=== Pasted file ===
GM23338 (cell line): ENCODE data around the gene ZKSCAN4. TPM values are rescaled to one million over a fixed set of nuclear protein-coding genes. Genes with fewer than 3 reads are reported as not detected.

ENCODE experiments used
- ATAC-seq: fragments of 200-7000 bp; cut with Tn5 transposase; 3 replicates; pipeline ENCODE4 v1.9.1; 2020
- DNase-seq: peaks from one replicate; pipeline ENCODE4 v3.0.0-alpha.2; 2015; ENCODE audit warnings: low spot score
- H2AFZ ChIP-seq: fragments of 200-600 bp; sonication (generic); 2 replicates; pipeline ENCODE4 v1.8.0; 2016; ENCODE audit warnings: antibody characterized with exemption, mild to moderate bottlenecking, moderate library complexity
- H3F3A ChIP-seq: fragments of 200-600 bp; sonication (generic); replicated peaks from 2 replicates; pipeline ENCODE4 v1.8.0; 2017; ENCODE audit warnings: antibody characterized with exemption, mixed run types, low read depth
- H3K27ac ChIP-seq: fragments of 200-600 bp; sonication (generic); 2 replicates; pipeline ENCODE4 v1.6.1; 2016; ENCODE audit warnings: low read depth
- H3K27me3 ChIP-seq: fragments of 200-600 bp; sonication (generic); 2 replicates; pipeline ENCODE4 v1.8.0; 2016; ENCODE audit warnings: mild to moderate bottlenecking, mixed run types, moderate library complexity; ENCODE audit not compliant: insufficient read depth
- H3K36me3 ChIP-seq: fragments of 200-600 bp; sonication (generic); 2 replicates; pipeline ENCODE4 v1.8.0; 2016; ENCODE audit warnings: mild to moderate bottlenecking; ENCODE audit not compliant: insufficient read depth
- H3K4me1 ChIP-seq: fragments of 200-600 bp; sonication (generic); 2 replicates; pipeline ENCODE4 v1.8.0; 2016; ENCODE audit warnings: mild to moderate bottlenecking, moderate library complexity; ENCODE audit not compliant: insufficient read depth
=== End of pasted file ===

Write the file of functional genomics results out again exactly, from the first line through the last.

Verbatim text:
GM23338 (cell line): ENCODE data around the gene ZKSCAN4. TPM values are rescaled to one million over a fixed set of nuclear protein-coding genes. Genes with fewer than 3 reads are reported as not detected.

ENCODE experiments used
- ATAC-seq: fragments of 200-7000 bp; cut with Tn5 transposase; 3 replicates; pipeline ENCODE4 v1.9.1; 2020
- DNase-seq: peaks from one replicate; pipeline ENCODE4 v3.0.0-alpha.2; 2015; ENCODE audit warnings: low spot score
- H2AFZ ChIP-seq: fragments of 200-600 bp; sonication (generic); 2 replicates; pipeline ENCODE4 v1.8.0; 2016; ENCODE audit warnings: antibody characterized with exemption, mild to moderate bottlenecking, moderate library complexity
- H3F3A ChIP-seq: fragments of 200-600 bp; sonication (generic); replicated peaks from 2 replicates; pipeline ENCODE4 v1.8.0; 2017; ENCODE audit warnings: antibody characterized with exemption, mixed run types, low read depth
- H3K27ac ChIP-seq: fragments of 200-600 bp; sonication (generic); 2 replicates; pipeline ENCODE4 v1.6.1; 2016; ENCODE audit warnings: low read depth
- H3K27me3 ChIP-seq: fragments of 200-600 bp; sonication (generic); 2 replicates; pipeline ENCODE4 v1.8.0; 2016; ENCODE audit warnings: mild to moderate bottlenecking, mixed run types, moderate library complexity; ENCODE audit not compliant: insufficient read depth
- H3K36me3 ChIP-seq: fragments of 200-600 bp; sonication (generic); 2 replicates; pipeline ENCODE4 v1.8.0; 2016; ENCODE audit warnings: mild to moderate bottlenecking; ENCODE audit not compliant: insufficient read depth
- H3K4me1 ChIP-seq: fragments of 200-600 bp; sonication (generic); 2 replicates; pipeline ENCODE4 v1.8.0; 2016; ENCODE audit warnings: mild to moderate bottlenecking, moderate library complexity; ENCODE audit not compliant: insufficient read depth